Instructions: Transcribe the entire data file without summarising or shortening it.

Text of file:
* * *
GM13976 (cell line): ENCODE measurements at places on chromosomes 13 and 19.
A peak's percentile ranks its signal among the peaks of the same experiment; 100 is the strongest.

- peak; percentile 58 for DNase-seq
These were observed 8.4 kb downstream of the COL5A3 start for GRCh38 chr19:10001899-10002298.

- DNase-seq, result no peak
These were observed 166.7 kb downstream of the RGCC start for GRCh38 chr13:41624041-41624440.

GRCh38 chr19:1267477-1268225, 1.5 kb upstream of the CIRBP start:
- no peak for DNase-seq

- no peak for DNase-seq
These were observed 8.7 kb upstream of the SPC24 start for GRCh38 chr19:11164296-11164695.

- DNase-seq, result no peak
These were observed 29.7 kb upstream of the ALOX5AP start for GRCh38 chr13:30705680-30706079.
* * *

GM13976 (cell line): ENCODE measurements at places on chromosomes 13 and 19.
A peak's percentile ranks its signal among the peaks of the same experiment; 100 is the strongest.

- peak; percentile 58 for DNase-seq
These were observed 8.4 kb downstream of the COL5A3 start for GRCh38 chr19:10001899-10002298.

- DNase-seq, result no peak
These were observed 166.7 kb downstream of the RGCC start for GRCh38 chr13:41624041-41624440.

GRCh38 chr19:1267477-1268225, 1.5 kb upstream of the CIRBP start:
- no peak for DNase-seq

- no peak for DNase-seq
These were observed 8.7 kb upstream of the SPC24 start for GRCh38 chr19:11164296-11164695.

- DNase-seq, result no peak
These were observed 29.7 kb upstream of the ALOX5AP start for GRCh38 chr13:30705680-30706079.